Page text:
‘A fresh and fascinating debut novel, full of vivacity and wit. Kenny Boyle is a born storyteller. Prepare to be unsettled and surprised’

Donald S Murray

‘Playful, witty and poignant – a refreshing new voice in Scottish literature’

Kevin MacNeil

‘I fell in love with this book and its main character without even noticing. I loved spending time with Wendy. When it was over, I just wanted to start again because I didn’t want to be parted from her. A cracking read’

Karen Bartke

‘Takes you on an emotional rollercoaster and never lets go. A modern Scottish version of Thelma & Louise that tackles mental health with humour, care and consideration’

Colin Burnett


‘A quirky and honest portrayal of early twenties friendship. Disarmingly intimate… A sweet, sad and funny book’

Scotland on Sunday

‘Few novels have wrong-footed me in the manner of this one. I initially thought it was going to be a buddy comedy/drama, but something more interesting was going on [too]. To say the final chapters are moving is a huge understatement. They blindside you with their power and honesty’

Snack Magazine

‘It started life on stage and has the dialogue and pace you’d expect from a really intense play, but the novel form has allowed Boyle to flesh out his characters and explore themes in much more depth. For a debut, it’s quite spectacular’

Westender Magazine

‘By turns funny, charming and thought-provoking. Different, memorable, outstanding’

Undiscovered Scotland

‘Kenny Boyle’s prose and control of the narrative and plot are perfect. His characters never feel forced. His skill as a writer means you laugh with Cat and Wendy, but you also feel their pain and want them to find the happiness they both deserve. It’s brilliant’

Two Fond of Books

‘Amusing, original and thoroughly entertaining. This is a mystery unlike any other, as some of the mystery lies with what is real and what is part of Wendy’s imagination. I loved it’

Reading Goals *****

‘So much fun to read. Would 100% recommend. The final chapters blew me away’

Bookish Soph *****

‘Clever, relatable, quirky, insightful, poignant. I flew threw through this stunning book in one sitting’

The Abundant Word *****

‘Wonderfully charming, witty, engaging and totally addictive! I loved every minute of this little gem’

The Bookish Hermit *****

‘What a beautiful, brilliant book. Equal parts funny and bittersweet, it’s delightful, witty, and profound. I have little doubt that it will end up as one of my favourites for the year’

Cobweb Shelves

‘It’s fast-paced and funny. It deals with quite serious issues, but really sensitively, and plays with the form and structure of the novel. A really hopeful and beautiful read, it's so wonderfully written. I want people to know about it’

Clare Reynolds, Years of Reading Selfishly

‘I really loved this book. It’s hard to believe it’s a debut. It was nice to see a book set in Scotland with realistic characters and none of the stereotypes. I could really relate to their struggles with growing up and figuring life out. Very real and relatable’

Books Let Us Escape

‘If you want a fun read, to laugh out loud, yet to highlight heavy important topics. Get yourself this book. It is SO WORTH IT’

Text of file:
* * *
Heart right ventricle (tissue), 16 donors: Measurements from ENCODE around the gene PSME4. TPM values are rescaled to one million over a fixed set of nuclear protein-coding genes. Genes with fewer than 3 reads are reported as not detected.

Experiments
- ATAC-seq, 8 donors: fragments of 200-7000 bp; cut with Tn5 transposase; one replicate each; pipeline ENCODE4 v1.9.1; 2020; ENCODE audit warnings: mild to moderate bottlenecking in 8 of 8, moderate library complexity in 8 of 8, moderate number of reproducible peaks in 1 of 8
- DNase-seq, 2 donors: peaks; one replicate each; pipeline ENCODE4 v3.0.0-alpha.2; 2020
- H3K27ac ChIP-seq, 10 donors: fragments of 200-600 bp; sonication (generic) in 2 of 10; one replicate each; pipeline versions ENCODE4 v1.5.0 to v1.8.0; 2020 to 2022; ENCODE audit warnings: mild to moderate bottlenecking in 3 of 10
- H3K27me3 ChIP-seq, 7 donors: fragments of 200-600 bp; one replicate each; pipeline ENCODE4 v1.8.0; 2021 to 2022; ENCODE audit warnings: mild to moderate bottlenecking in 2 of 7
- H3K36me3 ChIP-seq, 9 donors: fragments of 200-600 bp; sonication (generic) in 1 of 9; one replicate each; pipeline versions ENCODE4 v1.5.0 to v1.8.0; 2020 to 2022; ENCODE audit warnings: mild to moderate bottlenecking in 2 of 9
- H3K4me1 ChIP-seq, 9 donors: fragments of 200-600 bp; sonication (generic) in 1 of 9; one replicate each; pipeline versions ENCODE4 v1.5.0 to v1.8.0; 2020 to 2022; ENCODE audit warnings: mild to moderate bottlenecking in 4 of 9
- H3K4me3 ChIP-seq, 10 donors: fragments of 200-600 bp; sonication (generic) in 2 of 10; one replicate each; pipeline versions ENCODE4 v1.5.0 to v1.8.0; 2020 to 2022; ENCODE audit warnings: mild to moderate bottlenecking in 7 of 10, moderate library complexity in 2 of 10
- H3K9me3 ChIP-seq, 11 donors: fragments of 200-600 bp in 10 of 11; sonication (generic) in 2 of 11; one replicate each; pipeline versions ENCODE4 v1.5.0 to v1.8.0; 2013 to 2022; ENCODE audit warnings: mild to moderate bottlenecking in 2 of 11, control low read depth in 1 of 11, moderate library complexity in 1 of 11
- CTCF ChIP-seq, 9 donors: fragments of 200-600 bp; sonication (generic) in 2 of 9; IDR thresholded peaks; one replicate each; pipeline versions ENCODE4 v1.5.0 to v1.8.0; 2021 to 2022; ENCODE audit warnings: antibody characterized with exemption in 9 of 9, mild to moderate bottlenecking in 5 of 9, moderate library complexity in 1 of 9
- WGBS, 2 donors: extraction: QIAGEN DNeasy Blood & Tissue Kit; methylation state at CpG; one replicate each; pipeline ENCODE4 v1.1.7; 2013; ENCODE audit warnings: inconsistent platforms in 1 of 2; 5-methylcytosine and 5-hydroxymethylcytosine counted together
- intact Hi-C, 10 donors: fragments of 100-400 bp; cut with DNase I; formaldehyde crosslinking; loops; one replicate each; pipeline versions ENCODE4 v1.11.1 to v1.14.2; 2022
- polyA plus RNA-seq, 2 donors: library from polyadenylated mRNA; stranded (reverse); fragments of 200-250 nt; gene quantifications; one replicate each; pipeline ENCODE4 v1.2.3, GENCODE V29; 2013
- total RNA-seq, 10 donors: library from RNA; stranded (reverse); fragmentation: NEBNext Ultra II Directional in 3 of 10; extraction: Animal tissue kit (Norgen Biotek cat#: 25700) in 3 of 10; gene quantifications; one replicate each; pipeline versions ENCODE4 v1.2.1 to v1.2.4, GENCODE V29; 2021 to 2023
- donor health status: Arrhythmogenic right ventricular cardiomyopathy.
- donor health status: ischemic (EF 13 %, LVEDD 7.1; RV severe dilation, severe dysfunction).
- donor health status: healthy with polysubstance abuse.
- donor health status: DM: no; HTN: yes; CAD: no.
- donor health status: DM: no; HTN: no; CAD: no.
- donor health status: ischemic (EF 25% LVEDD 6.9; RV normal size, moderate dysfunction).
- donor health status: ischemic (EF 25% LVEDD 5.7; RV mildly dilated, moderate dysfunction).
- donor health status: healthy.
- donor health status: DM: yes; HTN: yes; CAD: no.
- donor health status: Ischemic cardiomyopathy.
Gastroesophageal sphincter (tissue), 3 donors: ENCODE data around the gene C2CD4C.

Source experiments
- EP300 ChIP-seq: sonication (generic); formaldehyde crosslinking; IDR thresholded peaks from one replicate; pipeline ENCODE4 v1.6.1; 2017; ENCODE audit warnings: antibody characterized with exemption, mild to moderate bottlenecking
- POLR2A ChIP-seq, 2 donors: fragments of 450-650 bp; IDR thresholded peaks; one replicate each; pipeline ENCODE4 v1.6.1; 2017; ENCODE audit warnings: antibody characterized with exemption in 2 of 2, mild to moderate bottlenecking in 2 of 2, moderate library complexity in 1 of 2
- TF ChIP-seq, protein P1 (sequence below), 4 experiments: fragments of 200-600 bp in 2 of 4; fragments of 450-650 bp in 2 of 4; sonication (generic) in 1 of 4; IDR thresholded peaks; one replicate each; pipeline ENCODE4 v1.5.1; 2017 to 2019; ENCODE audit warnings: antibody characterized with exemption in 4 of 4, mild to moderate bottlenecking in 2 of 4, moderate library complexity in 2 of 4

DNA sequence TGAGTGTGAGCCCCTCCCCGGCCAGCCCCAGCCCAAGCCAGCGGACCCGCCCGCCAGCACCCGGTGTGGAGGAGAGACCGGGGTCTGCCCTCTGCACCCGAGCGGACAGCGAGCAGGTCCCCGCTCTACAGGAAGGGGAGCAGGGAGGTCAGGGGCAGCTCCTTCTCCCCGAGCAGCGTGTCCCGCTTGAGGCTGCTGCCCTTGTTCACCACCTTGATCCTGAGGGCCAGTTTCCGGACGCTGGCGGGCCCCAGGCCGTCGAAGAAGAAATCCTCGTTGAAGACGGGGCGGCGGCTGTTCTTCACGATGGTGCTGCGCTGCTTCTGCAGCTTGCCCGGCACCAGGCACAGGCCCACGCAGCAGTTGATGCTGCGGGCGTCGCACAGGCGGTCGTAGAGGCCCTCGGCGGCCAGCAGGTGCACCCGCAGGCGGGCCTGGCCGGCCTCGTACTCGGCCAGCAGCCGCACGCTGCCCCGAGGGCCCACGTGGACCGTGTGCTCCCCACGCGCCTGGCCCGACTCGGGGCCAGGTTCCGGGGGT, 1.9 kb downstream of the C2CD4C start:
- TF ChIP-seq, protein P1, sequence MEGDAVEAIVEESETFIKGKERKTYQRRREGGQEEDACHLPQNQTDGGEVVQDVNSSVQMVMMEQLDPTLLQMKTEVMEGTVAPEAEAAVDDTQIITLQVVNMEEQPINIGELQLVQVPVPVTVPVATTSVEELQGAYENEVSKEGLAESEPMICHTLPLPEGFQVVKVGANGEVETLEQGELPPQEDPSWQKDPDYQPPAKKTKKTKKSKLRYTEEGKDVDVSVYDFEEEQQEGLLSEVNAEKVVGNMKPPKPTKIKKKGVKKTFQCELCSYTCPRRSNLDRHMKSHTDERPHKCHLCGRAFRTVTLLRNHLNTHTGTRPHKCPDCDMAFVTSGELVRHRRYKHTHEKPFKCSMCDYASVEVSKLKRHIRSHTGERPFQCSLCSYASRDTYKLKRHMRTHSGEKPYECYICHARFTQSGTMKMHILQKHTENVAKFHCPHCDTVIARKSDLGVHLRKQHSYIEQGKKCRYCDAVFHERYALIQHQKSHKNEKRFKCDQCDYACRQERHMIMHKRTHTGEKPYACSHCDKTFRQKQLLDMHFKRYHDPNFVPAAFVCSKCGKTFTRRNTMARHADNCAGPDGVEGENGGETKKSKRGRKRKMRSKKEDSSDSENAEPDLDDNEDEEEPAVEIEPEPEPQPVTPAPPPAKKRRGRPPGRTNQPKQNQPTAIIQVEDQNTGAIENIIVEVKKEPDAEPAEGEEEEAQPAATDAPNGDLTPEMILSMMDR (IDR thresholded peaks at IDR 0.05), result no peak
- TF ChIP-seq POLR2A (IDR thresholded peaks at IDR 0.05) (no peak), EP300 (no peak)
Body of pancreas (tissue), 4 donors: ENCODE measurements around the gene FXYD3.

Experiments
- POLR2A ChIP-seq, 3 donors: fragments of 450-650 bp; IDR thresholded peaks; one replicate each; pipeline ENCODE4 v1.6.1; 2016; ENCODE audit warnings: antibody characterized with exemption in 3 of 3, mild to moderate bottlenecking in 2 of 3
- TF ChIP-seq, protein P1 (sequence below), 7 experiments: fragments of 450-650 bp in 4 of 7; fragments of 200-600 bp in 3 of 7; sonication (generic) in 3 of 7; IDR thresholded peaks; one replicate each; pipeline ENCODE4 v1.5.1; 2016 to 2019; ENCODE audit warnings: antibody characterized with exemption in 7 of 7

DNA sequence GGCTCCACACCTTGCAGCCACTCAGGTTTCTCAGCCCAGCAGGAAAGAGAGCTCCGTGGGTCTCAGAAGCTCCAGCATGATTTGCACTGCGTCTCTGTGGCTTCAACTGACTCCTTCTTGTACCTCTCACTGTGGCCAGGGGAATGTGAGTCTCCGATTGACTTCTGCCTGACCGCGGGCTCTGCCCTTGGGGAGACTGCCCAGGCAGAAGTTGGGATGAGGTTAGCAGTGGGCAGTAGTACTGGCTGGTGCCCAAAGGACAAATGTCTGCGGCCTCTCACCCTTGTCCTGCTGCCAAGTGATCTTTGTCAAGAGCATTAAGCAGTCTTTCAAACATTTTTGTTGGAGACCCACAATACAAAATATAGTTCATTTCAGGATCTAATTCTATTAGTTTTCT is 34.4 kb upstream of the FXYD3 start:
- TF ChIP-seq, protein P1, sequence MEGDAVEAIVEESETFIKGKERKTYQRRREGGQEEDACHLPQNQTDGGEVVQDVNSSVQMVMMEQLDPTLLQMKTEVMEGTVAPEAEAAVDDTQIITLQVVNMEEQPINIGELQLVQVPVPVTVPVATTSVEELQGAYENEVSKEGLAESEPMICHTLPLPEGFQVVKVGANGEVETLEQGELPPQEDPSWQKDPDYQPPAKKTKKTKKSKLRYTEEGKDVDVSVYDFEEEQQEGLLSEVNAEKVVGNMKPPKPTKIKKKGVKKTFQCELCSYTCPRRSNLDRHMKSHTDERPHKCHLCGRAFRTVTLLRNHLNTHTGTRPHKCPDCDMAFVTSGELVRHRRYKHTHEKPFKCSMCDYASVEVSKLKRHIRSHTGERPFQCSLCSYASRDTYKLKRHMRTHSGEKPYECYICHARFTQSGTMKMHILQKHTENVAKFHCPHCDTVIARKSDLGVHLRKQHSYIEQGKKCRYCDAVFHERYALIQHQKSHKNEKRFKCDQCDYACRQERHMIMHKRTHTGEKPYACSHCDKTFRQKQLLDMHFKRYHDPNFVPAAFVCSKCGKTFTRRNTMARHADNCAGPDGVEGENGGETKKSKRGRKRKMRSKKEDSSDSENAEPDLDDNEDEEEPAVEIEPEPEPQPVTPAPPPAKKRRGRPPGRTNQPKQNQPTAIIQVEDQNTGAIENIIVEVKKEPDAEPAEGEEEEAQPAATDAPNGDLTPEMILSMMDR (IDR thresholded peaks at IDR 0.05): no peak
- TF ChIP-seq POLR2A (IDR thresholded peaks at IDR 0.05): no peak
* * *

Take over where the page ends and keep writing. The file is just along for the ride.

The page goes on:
What Aimee Reads *****

‘The humour was joyous but I found this book incredibly moving too. I devoured it in an evening, crying with laughter, reading parts out to my husband and missing the characters when I closed it’

Fi’s Bibliofiles *****

‘Bookworms, get your hands on this clever, quirky and very relatable book. It truly was a joy to read and it made my Scottish heart very full’

Pages of Tea

‘An adorably quirky book. It is subtly funny, and if you skim you will miss so much of the amazing humour. It is also heartbreaking, which caught me off guard’

We Break for Books

‘Refreshing and a little wild. I enjoyed the mystery of it, and the unexpected prose. Definitely an author to look out for’

Rhi Eleri

‘This book took me on a rollercoaster of emotions from the very first page — I honestly didn’t know if I should laugh or cry! I loved every minute’

Forever A Word Away

‘A hard book to put down. The story was wonderful with so many thought-provoking moments. I’ve not seen a book before that can be serious with some extremely heavy and important topics but also so funny. I genuinely can’t recommend it enough’

Becca’s Library


Kenny Boyle is profiled in The Scotsman.

The Daily Record reports Kenny’s top tips for American writers portraying Scottish characters.

Kenny talks to the Press and Journal about the inspiration for The Tick and the Tock of the Crocodile Clock.

Kenny’s social media search for his inspirational primary school teacher makes the TES, the Glasgow Evening Times and Glasgow Live. And here he is on Good Morning Scotland and The Nine. And here he is as the answer to a quiz-show question on BBC Scotland’s Breaking the News.

Kenny discusses The Tick and The Tock of The Crocodile Clock with Grant Stott on BBC Radio Scotland’s The Afternoon Show.

‘Men can still write women, but if the women in your life tell you you’re doing it wrong, listen to them. It’ll make your writing better.’ Kenny in The Bookseller on why men can – and must – write women.


Kenny Boyle

Kenny Boyle is a writer and actor born on the Isle of Lewis.

He trained at the Royal Conservatoire of Scotland and holds a masters in classical and contemporary text, as well as an honours degree in English, literature and theatre studies from the University of Strathclyde.

He is the star, alongside Natalie Clark, of the multi-award winning short film Perfect Strangers (2015) and of the feature-film follow-up Lost at Christmas (2020).

His plays include Playthrough and An Isolated Incident, and in 2021 he received a New Playwrights Award from the Playwrights’ Studio, Scotland. The Tick and the Tock of the Crocodile Clock is his debut novel.

Having grown up equally in both the bustling city of Glasgow and the tiny crofting village of Cromore, he likes to write about mental health, isolation, identity and – most of all – hope. He spends way too much time reading comics and playing video games.

Author photo by Mihaela Bodlovic

selected works